Is This How Kings Are Born? #RoyalBaby

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Did the royal baby make his entrance in the way you expected? From the time the pregnancy announcement was made, millions of us watched and waited for the future King to enter this world as royalty. I wondered if Kate could hear the crowds from inside of her hospital room as she labored. News reporters camped out at the scene, wanting to be the first to break the news of the royal birth. Photographers focused their lenses on the easel which would be used to announce that a royal baby had been born, healthy and ready to assume his position in line for the throne.

It’s fascinating for me, as an American, to watch this process. Royalty is only a distant concept to me, in the country where each of us is born equal and the “American Dream” may be achieved by anyone. Proclamations, celebrations, news coverage, and world-wide festivities are fitting when we are graced with the presence of royalty.

However, as I watched the news of the royal birth, it occurred to me that this is exactly how a King should be born… but I couldn’t stop thinking about another baby.

It would have been absurd if the hospital told Kate and William that there was no room. In fact, we all would have been in an uproar if Kate was forced to labor and deliver the royal baby in a horse stable.

“And she brought forth her firstborn son, and wrapped him in swaddling clothes, and laid him in a manger; because there was no room for them in the inn.” ~ Luke 2:7

Also, if I decided to visit the royal baby, I would imagine that I would be met by security guards who would be sure that no one has access to the baby. After all, only royalty may access other royalty. Then, I think back to the other baby who was welcomed by humble shepherds and animals. Certainly not the ones you would expect on the royalty-approved guest list.

“… the shepherds said to each other, “Let’s go to Bethlehem! Let’s see this thing that has happened, which the Lord has told us about. They hurried to the village and found Mary and Joseph. And there was the baby, lying in the manger.” ~ Luke 2:15-16

Kate and William announced the birth of their baby, but he did not yet have a name. However, the baby born many years ago differed in that way as well. He was born without many things, but one thing he did have was a name.

“… you are to name him Jesus, for he will save his people from their sins” ~ Matthew 1:21

“For to us a child is born,
to us a son is given,
and the government will be on his shoulders.
And he will be called
Wonderful Counselor, Mighty God,
Everlasting Father, Prince of Peace.”
~ Isaiah 9:6

I just can’t shake the contrast. The King of kings, wrapped in rags and placed into a manger of hay when He should have been swaddled in the finest material and placed into a comfortable, safe bed. The long wait for the Messiah was celebrated, not by millions like the #RoyalBaby, but just by a lowly few shepherds.

Why?

Why does Jesus’ birth seem to just usher in a world of opposites?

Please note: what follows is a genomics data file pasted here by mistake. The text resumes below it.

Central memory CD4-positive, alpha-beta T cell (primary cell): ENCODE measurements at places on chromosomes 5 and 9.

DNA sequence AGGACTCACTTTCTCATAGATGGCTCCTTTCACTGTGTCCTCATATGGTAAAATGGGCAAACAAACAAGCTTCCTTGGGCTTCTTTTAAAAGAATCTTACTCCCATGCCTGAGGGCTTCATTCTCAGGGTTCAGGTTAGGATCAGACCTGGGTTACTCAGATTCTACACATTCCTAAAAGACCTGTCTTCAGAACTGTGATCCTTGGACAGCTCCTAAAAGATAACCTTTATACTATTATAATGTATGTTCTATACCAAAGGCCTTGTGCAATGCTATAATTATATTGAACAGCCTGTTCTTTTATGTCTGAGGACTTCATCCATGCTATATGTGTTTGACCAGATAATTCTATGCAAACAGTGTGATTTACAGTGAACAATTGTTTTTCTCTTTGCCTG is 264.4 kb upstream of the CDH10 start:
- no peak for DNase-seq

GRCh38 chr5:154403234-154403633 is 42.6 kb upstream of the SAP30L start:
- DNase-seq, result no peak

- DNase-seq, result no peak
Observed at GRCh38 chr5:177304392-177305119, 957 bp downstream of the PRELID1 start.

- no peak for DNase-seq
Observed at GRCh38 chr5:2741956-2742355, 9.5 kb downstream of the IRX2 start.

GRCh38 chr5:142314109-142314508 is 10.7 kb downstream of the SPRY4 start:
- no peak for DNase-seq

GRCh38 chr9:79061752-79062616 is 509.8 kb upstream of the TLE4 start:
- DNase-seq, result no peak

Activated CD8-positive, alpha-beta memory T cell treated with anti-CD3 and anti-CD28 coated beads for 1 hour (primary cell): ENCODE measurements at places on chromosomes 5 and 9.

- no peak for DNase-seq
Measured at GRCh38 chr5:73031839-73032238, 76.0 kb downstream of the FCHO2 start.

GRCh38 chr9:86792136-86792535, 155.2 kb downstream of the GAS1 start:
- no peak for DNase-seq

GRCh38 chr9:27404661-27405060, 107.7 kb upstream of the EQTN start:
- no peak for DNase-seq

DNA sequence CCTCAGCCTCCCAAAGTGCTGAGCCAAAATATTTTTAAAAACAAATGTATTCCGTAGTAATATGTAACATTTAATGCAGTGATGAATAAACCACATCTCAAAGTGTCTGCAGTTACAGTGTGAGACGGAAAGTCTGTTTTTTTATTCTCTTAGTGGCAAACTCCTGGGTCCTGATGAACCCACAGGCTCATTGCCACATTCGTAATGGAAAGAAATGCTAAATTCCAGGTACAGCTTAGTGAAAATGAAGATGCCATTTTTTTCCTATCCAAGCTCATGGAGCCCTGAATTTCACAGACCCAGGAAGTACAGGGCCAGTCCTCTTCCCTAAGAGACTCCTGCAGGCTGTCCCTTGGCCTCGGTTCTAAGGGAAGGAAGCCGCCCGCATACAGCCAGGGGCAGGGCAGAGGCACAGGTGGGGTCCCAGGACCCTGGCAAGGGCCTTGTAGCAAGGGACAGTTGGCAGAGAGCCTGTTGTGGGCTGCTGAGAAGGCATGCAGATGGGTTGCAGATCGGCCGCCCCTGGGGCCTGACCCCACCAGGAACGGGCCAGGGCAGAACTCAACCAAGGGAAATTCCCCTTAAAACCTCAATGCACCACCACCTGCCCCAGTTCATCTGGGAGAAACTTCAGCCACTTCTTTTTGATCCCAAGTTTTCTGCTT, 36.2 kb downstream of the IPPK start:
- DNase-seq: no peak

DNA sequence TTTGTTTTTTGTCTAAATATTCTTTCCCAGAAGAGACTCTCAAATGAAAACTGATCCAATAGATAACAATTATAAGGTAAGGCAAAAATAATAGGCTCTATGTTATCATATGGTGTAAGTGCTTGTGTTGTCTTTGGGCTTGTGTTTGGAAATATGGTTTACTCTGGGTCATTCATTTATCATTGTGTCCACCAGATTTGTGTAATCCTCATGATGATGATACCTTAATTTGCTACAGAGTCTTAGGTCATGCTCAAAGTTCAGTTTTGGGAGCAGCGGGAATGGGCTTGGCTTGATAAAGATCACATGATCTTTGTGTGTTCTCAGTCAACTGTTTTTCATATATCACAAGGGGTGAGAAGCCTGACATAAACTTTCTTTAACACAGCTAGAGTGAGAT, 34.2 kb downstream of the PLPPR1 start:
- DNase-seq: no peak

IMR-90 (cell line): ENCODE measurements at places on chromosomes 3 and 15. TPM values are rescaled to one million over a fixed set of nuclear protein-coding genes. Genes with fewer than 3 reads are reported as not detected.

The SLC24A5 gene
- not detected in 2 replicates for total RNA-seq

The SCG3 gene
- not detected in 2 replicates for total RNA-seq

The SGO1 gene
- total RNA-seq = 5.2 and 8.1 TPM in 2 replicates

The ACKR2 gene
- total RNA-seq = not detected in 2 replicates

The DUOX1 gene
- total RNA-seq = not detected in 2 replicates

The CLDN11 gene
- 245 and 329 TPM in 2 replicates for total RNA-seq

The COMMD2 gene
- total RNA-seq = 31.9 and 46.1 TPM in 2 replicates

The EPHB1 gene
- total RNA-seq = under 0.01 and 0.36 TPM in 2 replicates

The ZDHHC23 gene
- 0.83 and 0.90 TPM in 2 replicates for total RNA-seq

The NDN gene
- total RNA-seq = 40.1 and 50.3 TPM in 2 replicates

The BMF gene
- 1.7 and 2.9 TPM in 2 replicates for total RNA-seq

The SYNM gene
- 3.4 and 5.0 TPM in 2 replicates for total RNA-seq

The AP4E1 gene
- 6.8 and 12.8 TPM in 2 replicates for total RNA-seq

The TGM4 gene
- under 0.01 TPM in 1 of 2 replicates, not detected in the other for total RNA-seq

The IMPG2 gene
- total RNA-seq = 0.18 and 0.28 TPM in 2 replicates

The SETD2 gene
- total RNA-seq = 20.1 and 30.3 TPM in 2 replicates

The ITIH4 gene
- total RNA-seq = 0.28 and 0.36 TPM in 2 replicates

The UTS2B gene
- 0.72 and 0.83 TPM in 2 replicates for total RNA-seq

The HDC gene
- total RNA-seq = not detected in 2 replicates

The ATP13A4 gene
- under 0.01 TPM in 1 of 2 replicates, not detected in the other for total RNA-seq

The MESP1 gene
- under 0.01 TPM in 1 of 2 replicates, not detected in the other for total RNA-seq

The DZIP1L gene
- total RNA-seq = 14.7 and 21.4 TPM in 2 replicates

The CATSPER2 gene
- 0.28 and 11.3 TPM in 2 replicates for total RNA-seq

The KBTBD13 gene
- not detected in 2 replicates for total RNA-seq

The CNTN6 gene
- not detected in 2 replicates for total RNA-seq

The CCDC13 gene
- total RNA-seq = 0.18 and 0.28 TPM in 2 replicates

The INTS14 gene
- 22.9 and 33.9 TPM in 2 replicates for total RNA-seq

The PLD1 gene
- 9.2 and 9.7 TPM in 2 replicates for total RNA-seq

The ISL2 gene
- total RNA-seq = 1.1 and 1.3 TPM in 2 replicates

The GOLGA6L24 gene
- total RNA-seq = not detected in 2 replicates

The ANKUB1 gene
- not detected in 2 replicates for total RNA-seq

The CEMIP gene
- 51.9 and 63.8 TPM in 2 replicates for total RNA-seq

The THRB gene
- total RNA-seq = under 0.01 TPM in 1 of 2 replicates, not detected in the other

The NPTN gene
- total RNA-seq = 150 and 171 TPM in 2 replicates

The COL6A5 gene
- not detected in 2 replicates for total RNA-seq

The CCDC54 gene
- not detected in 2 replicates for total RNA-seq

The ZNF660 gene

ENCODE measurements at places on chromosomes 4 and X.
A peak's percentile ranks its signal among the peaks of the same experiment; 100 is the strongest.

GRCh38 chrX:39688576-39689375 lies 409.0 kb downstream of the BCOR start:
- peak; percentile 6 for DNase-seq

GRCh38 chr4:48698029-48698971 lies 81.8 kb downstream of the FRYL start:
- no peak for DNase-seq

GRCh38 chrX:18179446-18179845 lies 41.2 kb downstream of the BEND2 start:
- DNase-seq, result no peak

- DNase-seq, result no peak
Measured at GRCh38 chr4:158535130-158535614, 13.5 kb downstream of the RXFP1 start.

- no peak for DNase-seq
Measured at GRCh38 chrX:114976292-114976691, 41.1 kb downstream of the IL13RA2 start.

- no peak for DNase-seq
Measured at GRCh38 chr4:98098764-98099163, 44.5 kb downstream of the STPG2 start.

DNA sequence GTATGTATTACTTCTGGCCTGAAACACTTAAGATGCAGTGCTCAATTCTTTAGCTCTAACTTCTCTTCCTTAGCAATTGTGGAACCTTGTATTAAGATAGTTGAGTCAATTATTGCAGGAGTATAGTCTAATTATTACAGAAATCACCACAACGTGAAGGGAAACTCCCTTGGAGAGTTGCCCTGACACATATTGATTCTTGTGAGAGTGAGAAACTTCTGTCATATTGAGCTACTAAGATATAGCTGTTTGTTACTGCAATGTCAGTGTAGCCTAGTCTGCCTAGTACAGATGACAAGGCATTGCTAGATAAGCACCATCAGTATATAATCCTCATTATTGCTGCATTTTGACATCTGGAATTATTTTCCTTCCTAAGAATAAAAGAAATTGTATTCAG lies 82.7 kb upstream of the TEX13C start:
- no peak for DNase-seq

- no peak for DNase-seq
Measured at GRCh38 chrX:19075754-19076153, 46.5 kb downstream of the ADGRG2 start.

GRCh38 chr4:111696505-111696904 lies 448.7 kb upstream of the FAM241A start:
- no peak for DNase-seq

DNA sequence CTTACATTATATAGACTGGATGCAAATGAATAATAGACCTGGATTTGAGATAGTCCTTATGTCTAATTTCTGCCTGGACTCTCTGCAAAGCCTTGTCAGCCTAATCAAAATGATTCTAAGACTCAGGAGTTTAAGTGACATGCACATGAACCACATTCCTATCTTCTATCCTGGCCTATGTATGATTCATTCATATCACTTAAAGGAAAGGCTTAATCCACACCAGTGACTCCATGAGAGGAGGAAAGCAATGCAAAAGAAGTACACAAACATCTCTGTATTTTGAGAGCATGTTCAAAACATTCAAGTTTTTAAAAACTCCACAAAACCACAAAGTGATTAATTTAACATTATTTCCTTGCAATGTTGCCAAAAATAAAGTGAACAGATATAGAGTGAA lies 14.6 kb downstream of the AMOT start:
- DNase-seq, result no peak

Jesus preached many times “You have heard it said that…” and He would finish “… but I say that”.

“You have heard that it was said to those of old, ‘You shall not murder; and whoever murders will be liable to judgment.’ But I say to you that everyone who is angry with his brother will be liable to judgment”

“You have heard that it was said, ‘You shall not commit adultery.’ But I say to you that everyone who looks at a woman with lustful intent has already committed adultery with her in his heart.”

“You have heard that it was said, ‘An eye for an eye and a tooth for a tooth.’ But I say to you, Do not resist the one who is evil. But if anyone slaps you on the right cheek, turn to him the other also”

“You have heard that it was said, ‘You shall love your neighbor and hate your enemy.’ But I say to you, Love your enemies and pray for those who persecute you”
~ excerpts from Matthew 5

Opposites.

What do we make of it all?

He wasn’t sent to be pampered… He was sent to be crucified.

He didn’t live to be popular… He lived to be reachable.

He refused to cheer the “religious” crowd as having it all together… His reserved His harshest words for them.

I think we learn that Jesus didn’t come as a distant baby of royalty to be admired but never touched. In fact, Jesus ate with the crowd no one else wanted to be seen with. Jesus came to be approachable, to be human, and to give us a walking, breathing, tangible body as a message of God’s love that we could understand.

Who could touch Him and have a relationship with royalty?

Anyone.

… and you still can…

 

  • http://abirdinthefathershand.blogspot.com Robyn @ a bird in the Father’s hand

    God’s economy is often in stark contrast to our own. Jesus is so very counter-cultural. And I love Him even more when I see my citizenship of a different Kingdom!

  • http://www.amouseinmykitchen.com Markell Corpus

    Totally not what I expected when I clicked your link from facebook. I love this. Seriously good work on this. It gave me chills.

  • http://www.sharono-somethingtothinkabout.com/ Sharon O

    Wonderful writing today. So good. So appropriate. So full of thoughts and challenging images. Thank you.

  • http://www.lindasbiblestudy.wordpress.com Linda Kreger

    Beautifully and aptly written. My King outshines them all!